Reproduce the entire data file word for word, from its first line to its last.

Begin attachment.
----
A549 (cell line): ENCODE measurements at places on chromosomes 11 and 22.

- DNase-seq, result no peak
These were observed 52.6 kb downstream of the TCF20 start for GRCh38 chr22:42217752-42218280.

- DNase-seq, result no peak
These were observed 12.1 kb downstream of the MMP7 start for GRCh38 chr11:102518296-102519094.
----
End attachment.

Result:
A549 (cell line): ENCODE measurements at places on chromosomes 11 and 22.

- DNase-seq, result no peak
These were observed 52.6 kb downstream of the TCF20 start for GRCh38 chr22:42217752-42218280.

- DNase-seq, result no peak
These were observed 12.1 kb downstream of the MMP7 start for GRCh38 chr11:102518296-102519094.